I get stuck imagining things when I read the Bible. The “defense and confirmation of the Gospel” stopped me because I’ve been considering how we ought to teach and defend the faith, and how much it matters that we actually live out what we believe, not just that we speak it out.

Lamenting Losses: distance is a familiar foe

This morning one of my dearest friends is coming to my house with her kids. When she leaves, instead of heading back to her house, she will get in her van and drive on down the interstate. She won’t go very far today, but tomorrow she and her family will drive to Florida with all their belongings. After church Sunday night, the boys and I walked out of the building with her husband and two children. I casually said bye to him, and then we both stopped and realized it was actually goodbye. We hugged and cried in the parking lot.

I’ve had several friends move over the past few years and when this friend told me she was moving, I came home and announced to my husband that I was no longer going to make friends. I would be friendly, but I would not be friends, and for me, there’s a big difference. It’s one thing for me to hold space for you; it’s quite another for me to step into the space and open my heart.

Refusing to form friendships is, of course, nonsense. We are designed for community. God lives in community. The church is a body, a family, and we need other people. We all shrivel left to ourselves.

Falling in Love with the Process and not just the Results

When the enneagram “Eight” song released in February, a woman that I follow on Instagram shared that Sleeping at Last had an entire podcast episode discussing the making of the song. I listened and was captivated by how much the vision for the song changed as he worked.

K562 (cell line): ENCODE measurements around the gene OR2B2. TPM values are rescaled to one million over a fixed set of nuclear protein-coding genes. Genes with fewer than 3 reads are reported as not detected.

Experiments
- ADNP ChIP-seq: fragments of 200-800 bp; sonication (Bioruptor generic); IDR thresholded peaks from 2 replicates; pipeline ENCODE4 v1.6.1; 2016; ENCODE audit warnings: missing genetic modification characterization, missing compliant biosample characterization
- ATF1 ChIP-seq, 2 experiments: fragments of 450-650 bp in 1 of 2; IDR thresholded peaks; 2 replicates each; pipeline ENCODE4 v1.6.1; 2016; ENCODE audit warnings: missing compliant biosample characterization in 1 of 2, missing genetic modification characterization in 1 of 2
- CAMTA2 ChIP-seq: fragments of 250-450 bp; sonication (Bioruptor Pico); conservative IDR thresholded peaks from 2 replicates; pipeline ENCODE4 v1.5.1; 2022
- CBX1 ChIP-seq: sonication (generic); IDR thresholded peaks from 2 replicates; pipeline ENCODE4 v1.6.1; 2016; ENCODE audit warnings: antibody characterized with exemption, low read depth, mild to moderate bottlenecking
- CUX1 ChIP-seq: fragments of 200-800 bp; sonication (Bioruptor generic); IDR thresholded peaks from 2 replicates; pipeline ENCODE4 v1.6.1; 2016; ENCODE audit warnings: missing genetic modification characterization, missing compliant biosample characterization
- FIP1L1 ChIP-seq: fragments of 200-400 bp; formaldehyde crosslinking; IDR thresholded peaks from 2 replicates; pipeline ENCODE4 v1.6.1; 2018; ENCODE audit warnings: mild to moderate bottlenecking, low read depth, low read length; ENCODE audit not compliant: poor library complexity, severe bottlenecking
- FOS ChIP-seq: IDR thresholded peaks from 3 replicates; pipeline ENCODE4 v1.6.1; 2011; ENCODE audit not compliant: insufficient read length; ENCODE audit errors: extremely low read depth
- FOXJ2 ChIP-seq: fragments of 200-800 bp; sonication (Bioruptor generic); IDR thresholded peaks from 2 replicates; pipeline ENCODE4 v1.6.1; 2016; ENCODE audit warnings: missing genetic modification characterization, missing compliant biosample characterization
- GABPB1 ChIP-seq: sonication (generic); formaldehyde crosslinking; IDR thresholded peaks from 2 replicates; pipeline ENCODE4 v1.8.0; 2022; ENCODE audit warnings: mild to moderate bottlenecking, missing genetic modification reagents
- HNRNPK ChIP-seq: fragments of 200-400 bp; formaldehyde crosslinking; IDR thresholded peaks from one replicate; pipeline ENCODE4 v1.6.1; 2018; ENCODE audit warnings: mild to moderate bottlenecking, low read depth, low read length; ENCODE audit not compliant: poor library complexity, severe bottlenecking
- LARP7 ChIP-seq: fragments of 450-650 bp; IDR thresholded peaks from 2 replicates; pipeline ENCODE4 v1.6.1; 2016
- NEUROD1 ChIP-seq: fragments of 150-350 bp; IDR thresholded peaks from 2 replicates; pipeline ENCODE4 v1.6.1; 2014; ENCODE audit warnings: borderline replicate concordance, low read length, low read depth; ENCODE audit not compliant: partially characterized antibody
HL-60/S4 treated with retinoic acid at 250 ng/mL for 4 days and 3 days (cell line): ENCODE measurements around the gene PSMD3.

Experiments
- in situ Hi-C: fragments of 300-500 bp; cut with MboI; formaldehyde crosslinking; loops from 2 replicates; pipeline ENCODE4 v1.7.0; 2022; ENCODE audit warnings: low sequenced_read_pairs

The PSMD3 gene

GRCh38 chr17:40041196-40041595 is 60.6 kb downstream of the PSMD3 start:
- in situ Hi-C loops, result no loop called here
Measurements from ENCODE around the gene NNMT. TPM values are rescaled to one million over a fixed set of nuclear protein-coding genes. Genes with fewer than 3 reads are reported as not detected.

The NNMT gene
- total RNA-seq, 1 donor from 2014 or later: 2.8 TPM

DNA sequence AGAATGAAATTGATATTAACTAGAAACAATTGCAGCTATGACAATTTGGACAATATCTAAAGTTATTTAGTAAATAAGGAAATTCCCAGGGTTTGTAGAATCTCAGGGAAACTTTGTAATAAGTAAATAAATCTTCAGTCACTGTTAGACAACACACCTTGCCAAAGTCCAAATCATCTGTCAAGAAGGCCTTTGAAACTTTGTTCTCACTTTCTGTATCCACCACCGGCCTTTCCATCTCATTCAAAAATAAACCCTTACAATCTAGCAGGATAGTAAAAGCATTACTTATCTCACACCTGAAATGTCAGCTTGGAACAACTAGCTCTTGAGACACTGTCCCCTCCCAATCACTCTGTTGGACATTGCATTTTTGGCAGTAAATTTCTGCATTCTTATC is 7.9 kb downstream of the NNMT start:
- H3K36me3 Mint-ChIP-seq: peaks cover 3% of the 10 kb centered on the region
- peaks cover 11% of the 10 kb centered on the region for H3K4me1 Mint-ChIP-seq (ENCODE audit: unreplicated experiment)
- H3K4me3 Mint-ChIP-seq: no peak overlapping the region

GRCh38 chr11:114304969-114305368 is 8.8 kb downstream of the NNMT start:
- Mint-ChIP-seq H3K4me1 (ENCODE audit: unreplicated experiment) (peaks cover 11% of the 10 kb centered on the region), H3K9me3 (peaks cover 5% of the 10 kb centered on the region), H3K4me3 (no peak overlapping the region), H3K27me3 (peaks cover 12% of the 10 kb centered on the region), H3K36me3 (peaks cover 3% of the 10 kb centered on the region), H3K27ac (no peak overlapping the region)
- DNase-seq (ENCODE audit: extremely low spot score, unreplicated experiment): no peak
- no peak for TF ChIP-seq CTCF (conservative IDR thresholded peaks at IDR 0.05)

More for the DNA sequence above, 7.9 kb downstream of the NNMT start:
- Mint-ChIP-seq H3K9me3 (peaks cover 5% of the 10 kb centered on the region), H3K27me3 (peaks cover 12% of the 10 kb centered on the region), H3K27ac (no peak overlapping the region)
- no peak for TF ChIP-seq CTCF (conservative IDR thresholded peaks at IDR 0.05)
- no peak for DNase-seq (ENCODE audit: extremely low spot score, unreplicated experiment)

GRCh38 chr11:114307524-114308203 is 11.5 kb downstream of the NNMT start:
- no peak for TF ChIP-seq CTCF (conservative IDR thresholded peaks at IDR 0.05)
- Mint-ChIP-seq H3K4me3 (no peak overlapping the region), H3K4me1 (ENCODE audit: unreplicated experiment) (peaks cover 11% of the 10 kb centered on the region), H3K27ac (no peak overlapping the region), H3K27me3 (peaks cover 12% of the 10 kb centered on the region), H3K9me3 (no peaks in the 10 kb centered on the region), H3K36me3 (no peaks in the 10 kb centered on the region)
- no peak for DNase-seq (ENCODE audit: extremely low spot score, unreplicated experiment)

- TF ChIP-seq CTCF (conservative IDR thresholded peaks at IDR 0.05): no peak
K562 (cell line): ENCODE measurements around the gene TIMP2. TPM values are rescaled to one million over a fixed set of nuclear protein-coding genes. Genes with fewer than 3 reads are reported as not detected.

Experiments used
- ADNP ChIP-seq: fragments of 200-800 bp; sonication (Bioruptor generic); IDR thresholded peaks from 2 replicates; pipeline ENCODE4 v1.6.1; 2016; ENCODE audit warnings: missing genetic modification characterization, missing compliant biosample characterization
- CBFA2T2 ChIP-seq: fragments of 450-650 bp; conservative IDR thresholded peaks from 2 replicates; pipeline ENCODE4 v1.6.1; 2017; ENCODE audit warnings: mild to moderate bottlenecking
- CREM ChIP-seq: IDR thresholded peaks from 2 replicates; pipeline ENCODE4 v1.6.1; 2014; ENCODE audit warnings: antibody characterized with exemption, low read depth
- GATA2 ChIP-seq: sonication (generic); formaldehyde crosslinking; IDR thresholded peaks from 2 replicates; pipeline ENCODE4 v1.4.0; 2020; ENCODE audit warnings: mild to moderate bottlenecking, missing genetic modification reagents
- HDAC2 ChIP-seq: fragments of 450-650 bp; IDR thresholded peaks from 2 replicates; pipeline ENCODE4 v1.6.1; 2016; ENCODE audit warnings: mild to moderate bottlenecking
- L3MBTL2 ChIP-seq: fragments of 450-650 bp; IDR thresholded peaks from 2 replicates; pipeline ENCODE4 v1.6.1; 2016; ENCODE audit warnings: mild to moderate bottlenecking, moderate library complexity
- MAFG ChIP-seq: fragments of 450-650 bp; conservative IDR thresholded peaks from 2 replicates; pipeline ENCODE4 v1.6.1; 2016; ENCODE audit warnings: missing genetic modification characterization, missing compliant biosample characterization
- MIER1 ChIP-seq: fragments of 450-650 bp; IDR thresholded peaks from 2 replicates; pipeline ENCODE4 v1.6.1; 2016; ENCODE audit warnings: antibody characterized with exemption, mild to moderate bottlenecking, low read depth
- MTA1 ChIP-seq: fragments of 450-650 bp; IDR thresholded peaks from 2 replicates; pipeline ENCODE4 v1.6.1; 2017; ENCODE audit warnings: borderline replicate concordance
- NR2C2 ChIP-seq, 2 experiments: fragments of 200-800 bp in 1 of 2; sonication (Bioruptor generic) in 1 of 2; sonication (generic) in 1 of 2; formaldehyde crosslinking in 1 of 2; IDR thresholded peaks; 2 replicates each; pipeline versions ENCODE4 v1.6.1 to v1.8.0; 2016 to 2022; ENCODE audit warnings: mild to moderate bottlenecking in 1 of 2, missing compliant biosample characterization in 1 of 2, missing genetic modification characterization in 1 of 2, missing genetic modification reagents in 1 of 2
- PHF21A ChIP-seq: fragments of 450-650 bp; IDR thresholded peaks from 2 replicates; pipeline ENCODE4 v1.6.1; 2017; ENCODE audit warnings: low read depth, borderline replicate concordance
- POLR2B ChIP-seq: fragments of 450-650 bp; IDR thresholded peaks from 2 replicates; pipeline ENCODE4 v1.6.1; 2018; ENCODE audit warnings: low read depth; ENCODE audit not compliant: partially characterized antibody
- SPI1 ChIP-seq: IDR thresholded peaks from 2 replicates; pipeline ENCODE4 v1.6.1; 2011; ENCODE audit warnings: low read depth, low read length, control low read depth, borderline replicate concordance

I’ve become obsessed with process. I watched the director’s commentary on the extended edition of Moana. I listened to Andrew Peterson and Ben Shive talk about making “Maybe Next Year.” I’ve been reading books and articles about writing by people who are writing well.

Google may define the word process as “a series of actions or steps taken in order to achieve a particular end” but all of these people started with an idea that changed drastically once they started working. They had no idea what the work would come to, but they had a tiny thought that they started chasing.

When we develop ideas- books, companies, songs, ministries- we start with tiny ideas. We start working on the tiny ideas and they are shaped by the changes we make, the influences we exert. We’re not sure what’s going to come from them, if anything. It’s not just Andrew Peterson and the superb job that he and his team did with Resurrection Letters, Vol 1. (Although, friends, it’s almost Easter. This is your time to go listen it. Spoiler: I like it so much that I listen to it year round. It’s a favorite. It makes me feel simultaneously hopeful and homesick.) This is about making anything: a life of significance, a marriage, grounded community, knowledge of the Bible, a book, a song, a dinner event.